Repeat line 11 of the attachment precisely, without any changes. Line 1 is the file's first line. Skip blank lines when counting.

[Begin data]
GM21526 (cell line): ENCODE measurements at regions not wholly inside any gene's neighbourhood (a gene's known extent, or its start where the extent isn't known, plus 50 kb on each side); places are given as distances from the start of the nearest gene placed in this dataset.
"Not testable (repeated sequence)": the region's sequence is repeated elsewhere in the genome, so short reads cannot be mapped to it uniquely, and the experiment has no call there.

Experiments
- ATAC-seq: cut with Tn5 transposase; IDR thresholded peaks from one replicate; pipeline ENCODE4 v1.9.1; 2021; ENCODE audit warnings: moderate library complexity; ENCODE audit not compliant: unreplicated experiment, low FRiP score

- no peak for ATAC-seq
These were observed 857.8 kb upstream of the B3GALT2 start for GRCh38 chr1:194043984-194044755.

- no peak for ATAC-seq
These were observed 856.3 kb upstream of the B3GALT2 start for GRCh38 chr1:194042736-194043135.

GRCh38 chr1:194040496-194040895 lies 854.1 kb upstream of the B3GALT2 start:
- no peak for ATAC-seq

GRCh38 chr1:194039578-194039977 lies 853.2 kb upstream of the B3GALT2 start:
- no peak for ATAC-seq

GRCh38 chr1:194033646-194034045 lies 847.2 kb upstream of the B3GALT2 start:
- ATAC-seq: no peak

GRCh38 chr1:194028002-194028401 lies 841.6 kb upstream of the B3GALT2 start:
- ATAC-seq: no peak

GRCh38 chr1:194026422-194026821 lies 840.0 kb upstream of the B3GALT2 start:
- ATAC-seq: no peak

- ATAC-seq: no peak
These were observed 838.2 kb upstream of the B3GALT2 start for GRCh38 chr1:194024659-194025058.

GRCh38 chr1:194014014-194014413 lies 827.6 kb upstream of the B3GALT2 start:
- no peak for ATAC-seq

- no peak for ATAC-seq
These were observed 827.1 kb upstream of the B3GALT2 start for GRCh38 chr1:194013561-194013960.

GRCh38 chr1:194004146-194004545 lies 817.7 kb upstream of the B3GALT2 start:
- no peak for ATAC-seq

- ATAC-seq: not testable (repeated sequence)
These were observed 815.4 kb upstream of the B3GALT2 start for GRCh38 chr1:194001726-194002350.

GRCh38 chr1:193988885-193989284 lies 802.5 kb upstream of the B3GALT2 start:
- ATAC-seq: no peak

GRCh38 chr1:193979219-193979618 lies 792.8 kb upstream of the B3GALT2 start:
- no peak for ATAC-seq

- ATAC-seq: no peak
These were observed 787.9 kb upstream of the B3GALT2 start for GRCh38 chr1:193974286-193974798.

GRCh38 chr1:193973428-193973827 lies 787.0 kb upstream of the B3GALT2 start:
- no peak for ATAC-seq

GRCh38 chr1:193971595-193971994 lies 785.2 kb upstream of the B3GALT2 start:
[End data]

GRCh38 chr1:194039578-194039977 lies 853.2 kb upstream of the B3GALT2 start: